As a language arts teacher, my primary goals for my students are that they become avid, engaged readers and thoughtful, competent writers. So why am I teaching my 6th graders to diagram sentences—a skill many educators consider archaic and pointless? Let me explain.

#1 Diagramming continuously reinforces my students’ understanding of sentence structure.

The current trend in American education has moved away from grammar as a stand-alone subject. Teachers are encouraged to teach grammar and mechanics in the context of their students’ own writing. And for the most part, this makes sense. Asking students to locate the subordinate clauses in a set of 25 random, unconnected sentences isn’t likely to improve their writing – or to inspire their love of language. On the other hand, teaching kids they need a comma after a subordinate clause, for example, can be pretty tricky if they don’t know what a subordinate clause is. And they can’t know what a subordinate clause is if they don’t know how to find a subject and a verb.

However, by by diagramming just two or three sentences a day and in the space of about ten minutes, students can reinforce their understanding of multiple sentence elements. This alone won’t make them better writers, but it will give them the tools they need to understand punctuation and to use different types of sentences. So, when I ask them to do things like add vivid adjectives or use more complex sentences in their writing, they are already familiar with these concepts.

#2 Diagramming teaches attention to detail.

Content aside, many students today struggle to follow the most basic rules of grammar, mechanics, and punctuation. Their spelling is atrocious. They seem to think punctuation is optional. And somehow they haVe goTten it into Their HeadS that capitalization is Random. When I question them about their poor writing habits, some claim that they don’t worry about “all that stuff” because they can just use software like Grammarly if it’s really important. Other students don’t seem to know what “all that stuff” is.

Diagramming forces students to slow down, examine the function of each word in a sentence, and pay attention to details. Some educators argue that this sort of focus on the rules inhibits writing and paralyzes students with a fear of “getting it wrong.” In reality, a solid understanding of sentence structure (formed from a few minutes each day of learning to diagram sentences) and the well-formed habit of attention to detail will likely free students to focus on content and make them better editors of their own work.

#3 Diagramming encourages analytical thinking.

Before we diagram sentences, my students tend to think that the first noun in a sentence is the subject and that the verb always comes right after that. Diagramming requires students to work through sentences, analyzing the function of each word, phrase, or clause. It challenges them to look at the ways a word like running can function as a verb—I am running; a noun—Running is fun; or an adjective—I wore my running shoes. In short, diagramming is critical thinking. And critical thinkers make better readers and writers.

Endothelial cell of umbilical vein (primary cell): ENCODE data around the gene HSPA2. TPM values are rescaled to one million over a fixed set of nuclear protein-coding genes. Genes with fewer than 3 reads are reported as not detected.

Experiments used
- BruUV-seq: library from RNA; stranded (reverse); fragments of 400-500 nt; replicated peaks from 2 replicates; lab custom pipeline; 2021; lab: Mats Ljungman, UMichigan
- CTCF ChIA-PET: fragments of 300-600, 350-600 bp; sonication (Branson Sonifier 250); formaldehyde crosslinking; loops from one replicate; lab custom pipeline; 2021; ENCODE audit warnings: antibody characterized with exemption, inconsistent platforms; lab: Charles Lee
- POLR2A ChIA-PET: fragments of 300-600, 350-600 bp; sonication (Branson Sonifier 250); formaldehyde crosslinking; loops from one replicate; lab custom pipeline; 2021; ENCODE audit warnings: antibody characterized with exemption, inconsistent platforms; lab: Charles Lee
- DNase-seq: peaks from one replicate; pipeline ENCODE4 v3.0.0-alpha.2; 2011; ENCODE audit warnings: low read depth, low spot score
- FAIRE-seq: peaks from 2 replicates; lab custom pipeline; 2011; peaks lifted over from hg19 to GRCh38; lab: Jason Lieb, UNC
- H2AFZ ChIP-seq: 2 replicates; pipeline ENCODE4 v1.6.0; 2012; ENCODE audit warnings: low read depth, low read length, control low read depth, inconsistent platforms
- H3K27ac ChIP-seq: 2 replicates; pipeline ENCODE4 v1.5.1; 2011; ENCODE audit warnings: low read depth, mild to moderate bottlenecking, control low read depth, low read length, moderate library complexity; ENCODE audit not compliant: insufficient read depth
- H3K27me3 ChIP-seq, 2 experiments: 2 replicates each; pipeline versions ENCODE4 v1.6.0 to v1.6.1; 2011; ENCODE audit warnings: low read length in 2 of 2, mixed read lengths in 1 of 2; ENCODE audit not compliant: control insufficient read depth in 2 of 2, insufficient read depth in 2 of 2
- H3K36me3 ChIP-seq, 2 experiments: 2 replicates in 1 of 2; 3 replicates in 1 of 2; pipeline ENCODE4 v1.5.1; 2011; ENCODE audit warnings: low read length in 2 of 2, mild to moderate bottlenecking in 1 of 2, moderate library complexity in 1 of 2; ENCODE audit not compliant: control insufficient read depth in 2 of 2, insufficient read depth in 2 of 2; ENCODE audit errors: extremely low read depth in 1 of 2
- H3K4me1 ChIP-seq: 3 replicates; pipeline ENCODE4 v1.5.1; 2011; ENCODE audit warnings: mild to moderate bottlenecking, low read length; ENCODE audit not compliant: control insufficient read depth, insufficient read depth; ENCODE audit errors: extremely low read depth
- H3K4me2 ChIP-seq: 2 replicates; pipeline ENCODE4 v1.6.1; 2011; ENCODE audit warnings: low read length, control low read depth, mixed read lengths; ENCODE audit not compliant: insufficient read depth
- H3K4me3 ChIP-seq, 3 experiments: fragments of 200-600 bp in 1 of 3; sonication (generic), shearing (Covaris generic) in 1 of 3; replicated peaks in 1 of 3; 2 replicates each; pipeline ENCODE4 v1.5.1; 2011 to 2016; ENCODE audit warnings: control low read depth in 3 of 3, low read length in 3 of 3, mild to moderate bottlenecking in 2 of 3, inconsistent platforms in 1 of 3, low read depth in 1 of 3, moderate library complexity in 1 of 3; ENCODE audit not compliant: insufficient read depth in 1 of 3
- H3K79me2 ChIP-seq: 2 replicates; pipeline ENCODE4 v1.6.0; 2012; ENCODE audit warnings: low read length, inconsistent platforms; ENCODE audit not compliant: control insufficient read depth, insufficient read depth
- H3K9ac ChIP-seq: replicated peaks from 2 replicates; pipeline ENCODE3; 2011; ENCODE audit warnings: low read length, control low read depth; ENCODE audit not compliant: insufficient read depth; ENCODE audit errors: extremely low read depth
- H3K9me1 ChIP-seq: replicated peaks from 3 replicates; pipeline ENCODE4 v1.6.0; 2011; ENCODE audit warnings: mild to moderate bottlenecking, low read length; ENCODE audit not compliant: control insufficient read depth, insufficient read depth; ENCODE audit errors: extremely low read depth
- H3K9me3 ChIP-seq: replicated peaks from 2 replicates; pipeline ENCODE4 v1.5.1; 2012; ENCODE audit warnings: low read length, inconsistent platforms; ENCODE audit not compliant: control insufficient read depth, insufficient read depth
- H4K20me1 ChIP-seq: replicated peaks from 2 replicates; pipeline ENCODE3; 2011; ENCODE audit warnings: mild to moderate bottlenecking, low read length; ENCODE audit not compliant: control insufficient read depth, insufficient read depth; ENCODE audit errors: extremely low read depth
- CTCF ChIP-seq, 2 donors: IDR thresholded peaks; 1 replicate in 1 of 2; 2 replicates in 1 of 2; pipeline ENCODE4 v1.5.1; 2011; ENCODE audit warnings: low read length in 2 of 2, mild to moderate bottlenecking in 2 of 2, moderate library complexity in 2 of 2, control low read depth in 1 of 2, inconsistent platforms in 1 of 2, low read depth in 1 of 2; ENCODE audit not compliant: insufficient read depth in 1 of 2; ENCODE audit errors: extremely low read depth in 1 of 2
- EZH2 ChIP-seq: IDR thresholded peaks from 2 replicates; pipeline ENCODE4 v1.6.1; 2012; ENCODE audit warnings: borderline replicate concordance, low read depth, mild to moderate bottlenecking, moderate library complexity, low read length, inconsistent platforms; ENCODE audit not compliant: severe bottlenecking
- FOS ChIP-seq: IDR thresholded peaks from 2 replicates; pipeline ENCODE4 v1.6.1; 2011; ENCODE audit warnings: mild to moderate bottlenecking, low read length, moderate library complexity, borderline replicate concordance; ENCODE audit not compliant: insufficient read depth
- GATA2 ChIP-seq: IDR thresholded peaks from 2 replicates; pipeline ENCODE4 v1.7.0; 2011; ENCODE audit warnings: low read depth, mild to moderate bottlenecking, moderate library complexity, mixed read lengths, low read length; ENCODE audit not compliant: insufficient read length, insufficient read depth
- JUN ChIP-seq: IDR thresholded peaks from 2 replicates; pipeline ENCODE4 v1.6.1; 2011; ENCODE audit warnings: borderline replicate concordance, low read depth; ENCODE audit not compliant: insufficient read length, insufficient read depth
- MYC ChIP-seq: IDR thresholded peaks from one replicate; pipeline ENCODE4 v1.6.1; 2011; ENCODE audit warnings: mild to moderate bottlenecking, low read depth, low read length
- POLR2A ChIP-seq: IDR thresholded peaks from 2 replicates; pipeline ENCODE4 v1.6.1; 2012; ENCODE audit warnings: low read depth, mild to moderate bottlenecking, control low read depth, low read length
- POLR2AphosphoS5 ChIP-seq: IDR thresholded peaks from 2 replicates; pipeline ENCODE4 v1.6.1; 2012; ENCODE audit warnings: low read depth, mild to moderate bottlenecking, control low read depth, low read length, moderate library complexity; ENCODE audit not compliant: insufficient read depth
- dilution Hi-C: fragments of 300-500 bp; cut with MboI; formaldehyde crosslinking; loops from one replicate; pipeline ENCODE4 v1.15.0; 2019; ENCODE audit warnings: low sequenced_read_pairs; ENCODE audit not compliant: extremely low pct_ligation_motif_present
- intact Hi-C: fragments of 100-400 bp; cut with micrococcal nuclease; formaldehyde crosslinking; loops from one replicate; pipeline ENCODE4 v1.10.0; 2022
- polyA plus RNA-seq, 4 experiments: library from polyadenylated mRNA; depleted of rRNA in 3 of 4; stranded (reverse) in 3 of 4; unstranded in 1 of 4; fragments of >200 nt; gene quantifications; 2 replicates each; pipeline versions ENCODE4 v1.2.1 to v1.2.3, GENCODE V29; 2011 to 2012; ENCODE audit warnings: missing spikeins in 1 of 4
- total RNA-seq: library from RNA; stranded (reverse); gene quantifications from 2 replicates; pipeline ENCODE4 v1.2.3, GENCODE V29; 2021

#4 Diagramming offers struggling learners an opportunity for success.

Diagramming can be challenging. It can be frustrating. Fortunately, there is real value in asking kids to buckle down and do hard work. But for some kids, even kids who might otherwise struggle in language arts, diagramming just clicks. Maybe it’s the analysis of sentences word by word. Maybe it’s the visual breakdown of sentences. But whenever it happens, whenever I have an otherwise struggling student take to diagramming, it is exciting. They suddenly feel empowered by language in a way they never have before, and this can help them be less afraid to tackle other language arts concepts.

#5 We have fun when we diagram sentences – really!

Again, the beauty of diagramming is that, unlike other grammar drills and exercises, a lot can be learned or reinforced in only a few minutes a day. And it’s easy for me to write a couple of silly or creative sentences (usually featuring my students–because 6th graders love that) for them to diagram each day. The kids get a kick out of taking apart sentences like:

  • Sadly, Mia squashed Clare yesterday.
  • Matteo’s fat hippo sang a sad song.
  • Gingerly, Cora tiptoed through the dank cave past the slumbering trolls.

Diagramming isn’t a language arts silver bullet. As a language tool, its potential to improve students’ reading and writing skills is limited. But because diagramming requires discipline and critical thinking, it can help build stronger students. Because diagramming can be fun and allows students to work with interesting sentences, it can be inspiring. And strong, inspired students tend to make great readers and writers.

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diagramming sentences